I really didn’t have any aspirations to work in the industry. A lot of us are guilty of turning our hobbies into work and I already had a decent job. I’d been posting photos for quite a while and out of the blue Osprey Games contacted me asking if I was interested in working with them on some product photography for Wildlands. Although I didn’t want to lose the fun in what I was doing I figured why not just give it a try. 4 years later I’m still photographing board games and have now been paid to photograph over 200 titles professionally with my work featuring in magazines, websites, and Kickstarter projects raising over 4 million.

As much as I wasn’t aspiring to work in the industry none of this would have happened if I wasn’t driven. I was taking photos every day, and as they say, practice makes perfect. My only real advice is to follow your passions, be open to opportunity, and ensure you always feel valued in the process. Who knows where it may take you.

What has been your favourite boardgame to photograph and why?

Photographing beautiful games is always a pleasure. The better the art and the components, the easier it is to get results. I think of it along the lines of travel photography. When there is a spectacular view you’ll likely get a memorable photo as the scenery does most of the heavy lifting. You generally see a lot of likes on social media for expensive items, as it’s just easier to make expensive stuff look good. That said, working in the industry I see how much time, love, and attention all games get invested in them. So although I don’t have a favourite game I’ve photographed, I do feel especially privileged whenever I’m trusted to photograph a prototype, especially if it’s from a small indie publisher. I think great photography can make all the difference and that goes double for hidden gems that won’t get the attention of bigger releases.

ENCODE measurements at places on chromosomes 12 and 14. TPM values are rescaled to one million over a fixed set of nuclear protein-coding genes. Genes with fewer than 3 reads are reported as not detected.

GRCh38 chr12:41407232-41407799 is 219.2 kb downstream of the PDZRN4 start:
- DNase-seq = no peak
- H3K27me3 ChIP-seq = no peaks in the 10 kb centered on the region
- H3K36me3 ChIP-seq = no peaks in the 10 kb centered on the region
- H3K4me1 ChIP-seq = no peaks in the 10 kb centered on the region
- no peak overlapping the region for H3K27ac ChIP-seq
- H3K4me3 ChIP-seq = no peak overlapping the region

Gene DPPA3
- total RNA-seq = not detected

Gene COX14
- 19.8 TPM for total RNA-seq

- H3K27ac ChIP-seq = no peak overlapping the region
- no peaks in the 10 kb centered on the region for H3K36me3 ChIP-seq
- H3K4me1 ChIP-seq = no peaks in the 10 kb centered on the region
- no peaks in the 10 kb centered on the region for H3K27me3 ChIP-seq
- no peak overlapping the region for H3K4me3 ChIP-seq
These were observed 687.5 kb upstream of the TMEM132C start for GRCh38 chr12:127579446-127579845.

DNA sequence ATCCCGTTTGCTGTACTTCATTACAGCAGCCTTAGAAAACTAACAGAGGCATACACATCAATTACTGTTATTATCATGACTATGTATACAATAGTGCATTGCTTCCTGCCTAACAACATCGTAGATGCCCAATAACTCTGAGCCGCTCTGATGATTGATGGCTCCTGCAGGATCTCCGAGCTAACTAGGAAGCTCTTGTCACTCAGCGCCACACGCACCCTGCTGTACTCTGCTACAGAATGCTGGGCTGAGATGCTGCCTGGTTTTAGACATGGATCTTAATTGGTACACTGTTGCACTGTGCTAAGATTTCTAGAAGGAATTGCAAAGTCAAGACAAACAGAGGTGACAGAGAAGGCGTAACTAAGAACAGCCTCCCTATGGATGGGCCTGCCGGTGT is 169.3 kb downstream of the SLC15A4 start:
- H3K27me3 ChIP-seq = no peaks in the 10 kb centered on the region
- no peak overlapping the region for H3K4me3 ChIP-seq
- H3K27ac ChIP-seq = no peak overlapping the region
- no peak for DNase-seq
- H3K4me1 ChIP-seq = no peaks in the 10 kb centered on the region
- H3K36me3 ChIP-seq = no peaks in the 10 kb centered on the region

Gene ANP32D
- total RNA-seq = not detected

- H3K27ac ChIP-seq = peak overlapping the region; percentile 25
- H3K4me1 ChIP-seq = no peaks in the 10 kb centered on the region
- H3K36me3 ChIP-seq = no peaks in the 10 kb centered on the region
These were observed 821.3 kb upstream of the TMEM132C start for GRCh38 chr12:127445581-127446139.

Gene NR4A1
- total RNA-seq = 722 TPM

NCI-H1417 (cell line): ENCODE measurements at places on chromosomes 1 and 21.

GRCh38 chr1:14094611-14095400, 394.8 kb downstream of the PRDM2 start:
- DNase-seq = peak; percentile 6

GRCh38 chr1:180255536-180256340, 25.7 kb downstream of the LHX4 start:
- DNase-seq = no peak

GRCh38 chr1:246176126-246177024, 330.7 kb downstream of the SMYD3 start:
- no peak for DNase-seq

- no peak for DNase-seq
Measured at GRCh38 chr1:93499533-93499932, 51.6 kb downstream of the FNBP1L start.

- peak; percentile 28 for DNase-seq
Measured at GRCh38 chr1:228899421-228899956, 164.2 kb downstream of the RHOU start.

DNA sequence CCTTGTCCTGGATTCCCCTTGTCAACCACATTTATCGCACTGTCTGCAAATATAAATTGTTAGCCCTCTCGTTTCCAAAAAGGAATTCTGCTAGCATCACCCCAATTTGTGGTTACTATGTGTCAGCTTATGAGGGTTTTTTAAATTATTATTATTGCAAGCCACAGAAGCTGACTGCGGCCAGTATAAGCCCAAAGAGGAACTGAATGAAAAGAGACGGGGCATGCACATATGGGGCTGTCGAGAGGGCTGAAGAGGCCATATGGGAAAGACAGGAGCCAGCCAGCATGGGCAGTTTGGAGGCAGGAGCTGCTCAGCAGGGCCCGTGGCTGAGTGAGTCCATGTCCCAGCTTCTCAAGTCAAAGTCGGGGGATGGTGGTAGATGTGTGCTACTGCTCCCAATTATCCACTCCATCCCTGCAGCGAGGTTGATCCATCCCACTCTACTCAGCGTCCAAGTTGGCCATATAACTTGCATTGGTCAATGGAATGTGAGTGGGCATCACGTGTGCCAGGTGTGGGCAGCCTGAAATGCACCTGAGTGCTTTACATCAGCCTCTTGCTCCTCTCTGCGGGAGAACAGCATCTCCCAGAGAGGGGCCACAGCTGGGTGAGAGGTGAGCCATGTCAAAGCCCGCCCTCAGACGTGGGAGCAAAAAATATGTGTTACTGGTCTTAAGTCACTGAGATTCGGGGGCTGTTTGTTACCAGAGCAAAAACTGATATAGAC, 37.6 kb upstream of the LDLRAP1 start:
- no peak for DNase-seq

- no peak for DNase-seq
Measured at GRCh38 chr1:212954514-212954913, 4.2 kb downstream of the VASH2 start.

You’ve got a lot of experience in building a welcoming community around you. What tips would you have for content creators looking to do the same?

I know this might sound counterintuitive to some but I think a major mistake people make is putting too much focus on building the size of their community. When I stay in a community it’s because I feel invested in the people there, and feel they are invested in me. That might take time, but be patient and build your space properly, brick by brick. Look to build your community on a foundation of care. Being kind isn’t enough, you have to be willing to put on your gardening gloves and do a little weeding from time to time. If you don’t care enough to curate your spaces don’t be surprised if others don’t invest in them. It’s better to remove 1 bad actor than lose 10 good ones. Give people space to share their own passions, excitement, and stories. Good community building involves giving others the chance to be themselves. You may be the person who brought them together, but be willing to take a couple of steps back from time to time and you might find things flourish all the more.